The Catholic Church proclaims that, in and through Jesus Christ, and by the power of the Holy Spirit, authentic unity with God the Father — and with one another — is the plan of God for the entire human race. That plan has begun through the Redemption brought about by the voluntary offering of Jesus Christ, the Son of God, on the cross on our behalf. It is sin which separated us, from God and from one another. The Church birthed from the wounded side of the Savior on Golgotha is the way toward realizing that unity.
We should want to walk toward that unity and not fear it.
The Church is meant to become the home of the whole human race. For the Church to continue the redemptive mission of Jesus most effectively, she must be one. It was not the Lord’s plan that Christians be separated. It is His Plan that the Church be restored to full communion. His prayer to the Father, that we may all be one (John 17:21), will someday be fully answered. In that priestly prayer, Jesus made it clear that the witness of Christian unity is connected to the world coming to believe.
Catholic teaching on the Church is rooted in an ecclesiology of communion. All who are validly baptized, in accordance with a Trinitarian formula, even if they are not in full communion with the One, Holy, Catholic, and Apostolic Church, already have a form of imperfect communion with the Catholic Church. We who are in full communion with the Catholic Church are invited to make the prayer of Jesus for the restoration of full communion and visible unity our own, in the way in which we relate to other Christians.
We properly speak of the impetus toward restoring Christian unity through recovering full communion as ecumenism. But, sadly, the word ecumenism has been brutalized and used in ways which were never intended. Perhaps it is one of those words which needs to be avoided until we can recapture the true teaching which is essential to explain it.
In its 1964 Decree on Ecumenism Unitatis Redintegratio the Fathers of the Second Vatican Council warned of a false ecumenism. Here are words from the very beginning of that decree:
The restoration of unity among all Christians is one of the principal concerns of the Second Vatican Council. Christ the Lord founded one Church and one Church only. However, many Christian communions present themselves to men as the true inheritors of Jesus Christ; all indeed profess to be followers of the Lord but differ in mind and go their different ways, as if Christ Himself were divided. Such division openly contradicts the will of Christ, scandalizes the world, and damages the holy cause of preaching the Gospel to every creature.
Yet, the Council Fathers, throughout this decree, also warned of a false irenicism. For example, in paragraph 11:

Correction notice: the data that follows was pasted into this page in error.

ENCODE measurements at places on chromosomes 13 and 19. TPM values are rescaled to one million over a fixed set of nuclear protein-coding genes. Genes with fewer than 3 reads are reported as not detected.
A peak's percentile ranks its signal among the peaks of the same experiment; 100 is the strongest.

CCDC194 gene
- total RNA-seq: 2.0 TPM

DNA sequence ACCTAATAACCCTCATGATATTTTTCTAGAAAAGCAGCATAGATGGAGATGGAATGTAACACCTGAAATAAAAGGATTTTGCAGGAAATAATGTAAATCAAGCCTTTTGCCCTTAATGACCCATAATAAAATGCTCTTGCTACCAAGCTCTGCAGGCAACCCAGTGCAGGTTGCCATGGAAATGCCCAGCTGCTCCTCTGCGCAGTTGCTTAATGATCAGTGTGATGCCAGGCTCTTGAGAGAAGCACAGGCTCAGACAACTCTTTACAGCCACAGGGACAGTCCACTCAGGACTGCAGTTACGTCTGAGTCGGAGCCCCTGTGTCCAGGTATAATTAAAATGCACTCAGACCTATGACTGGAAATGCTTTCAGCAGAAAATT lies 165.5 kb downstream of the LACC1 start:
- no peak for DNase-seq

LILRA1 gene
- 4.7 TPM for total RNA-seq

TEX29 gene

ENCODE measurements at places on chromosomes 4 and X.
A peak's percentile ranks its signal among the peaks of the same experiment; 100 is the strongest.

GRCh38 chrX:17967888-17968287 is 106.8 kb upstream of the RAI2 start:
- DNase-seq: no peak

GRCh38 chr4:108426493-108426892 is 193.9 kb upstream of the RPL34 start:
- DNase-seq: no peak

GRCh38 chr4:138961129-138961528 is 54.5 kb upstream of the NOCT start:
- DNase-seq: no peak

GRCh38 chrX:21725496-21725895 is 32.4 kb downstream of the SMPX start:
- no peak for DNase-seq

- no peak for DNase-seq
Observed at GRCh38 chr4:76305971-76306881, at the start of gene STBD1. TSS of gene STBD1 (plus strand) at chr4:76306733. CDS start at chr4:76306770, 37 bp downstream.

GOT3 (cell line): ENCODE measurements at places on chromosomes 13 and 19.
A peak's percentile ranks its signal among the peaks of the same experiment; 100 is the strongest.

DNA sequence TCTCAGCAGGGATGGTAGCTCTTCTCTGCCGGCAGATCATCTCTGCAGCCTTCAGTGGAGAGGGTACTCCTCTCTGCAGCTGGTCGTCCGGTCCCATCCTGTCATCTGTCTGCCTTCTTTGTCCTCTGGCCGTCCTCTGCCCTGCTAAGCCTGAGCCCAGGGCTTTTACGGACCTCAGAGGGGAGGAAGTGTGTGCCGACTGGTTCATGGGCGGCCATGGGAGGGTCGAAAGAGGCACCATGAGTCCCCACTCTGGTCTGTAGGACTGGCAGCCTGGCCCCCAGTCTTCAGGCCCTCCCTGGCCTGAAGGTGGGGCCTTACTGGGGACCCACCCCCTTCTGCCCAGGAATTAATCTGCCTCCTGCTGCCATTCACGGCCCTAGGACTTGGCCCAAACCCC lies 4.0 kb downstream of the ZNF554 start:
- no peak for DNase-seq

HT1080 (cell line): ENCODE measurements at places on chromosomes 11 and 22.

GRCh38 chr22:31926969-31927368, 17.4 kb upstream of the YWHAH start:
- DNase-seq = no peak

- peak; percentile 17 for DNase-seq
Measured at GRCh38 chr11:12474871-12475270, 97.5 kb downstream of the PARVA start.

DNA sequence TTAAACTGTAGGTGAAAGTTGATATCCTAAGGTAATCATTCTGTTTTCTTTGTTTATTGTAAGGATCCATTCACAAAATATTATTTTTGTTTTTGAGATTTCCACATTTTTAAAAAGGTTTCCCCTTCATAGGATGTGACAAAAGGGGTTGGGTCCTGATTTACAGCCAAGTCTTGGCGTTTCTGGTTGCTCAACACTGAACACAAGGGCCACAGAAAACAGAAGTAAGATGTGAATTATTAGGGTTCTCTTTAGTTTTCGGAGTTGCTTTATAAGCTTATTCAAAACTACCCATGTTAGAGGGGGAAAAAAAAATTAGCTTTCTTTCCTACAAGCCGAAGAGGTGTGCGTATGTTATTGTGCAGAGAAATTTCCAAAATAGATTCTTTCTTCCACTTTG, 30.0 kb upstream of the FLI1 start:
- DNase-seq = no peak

The way and method in which the Catholic faith is expressed should never become an obstacle to dialogue with our brethren. It is, of course, essential that the doctrine should be clearly presented in its entirety. Nothing is so foreign to the spirit of ecumenism as a false irenicism, in which the purity of Catholic doctrine suffers loss and its genuine and certain meaning is clouded.
At the same time, the Catholic faith must be explained more profoundly and precisely, in such a way and in such terms as our separated brethren can also really understand.
Moreover, in ecumenical dialogue, Catholic theologians standing fast by the teaching of the Church and investigating the divine mysteries with the separated brethren must proceed with love for the truth, with charity, and with humility. When comparing doctrines with one another, they should remember that in Catholic doctrine there exists a ‘hierarchy’ of truths, since they vary in their relation to the fundamental Christian faith. Thus, the way will be opened by which through fraternal rivalry all will be stirred to a deeper understanding and a clearer presentation of the unfathomable riches of Christ.
Not only is this false irenicism infecting authentic ecumenical conversation and collaboration, a denial of the uniqueness of the Christian Gospel message and the absolute necessity of salvation through Jesus Christ has been replaced, even within the Church, with an emerging syncretism, religious relativism, and growing rejection of orthodoxy and orthopraxy.
One only need recall so many recent events. One need to simply read or listen to the myriad of confused messages, even from some Catholic leaders, to verify this claim. I have written of it in past columns, where I urged a rereading and renewed adherence to and application of the instruction from the Congregation for the Doctrine of the Faith in the year 2000 Declaration Dominus Iesus on the Unicity and Salvific Universality of Jesus Christ and the Church.
Continue reading at The Wanderer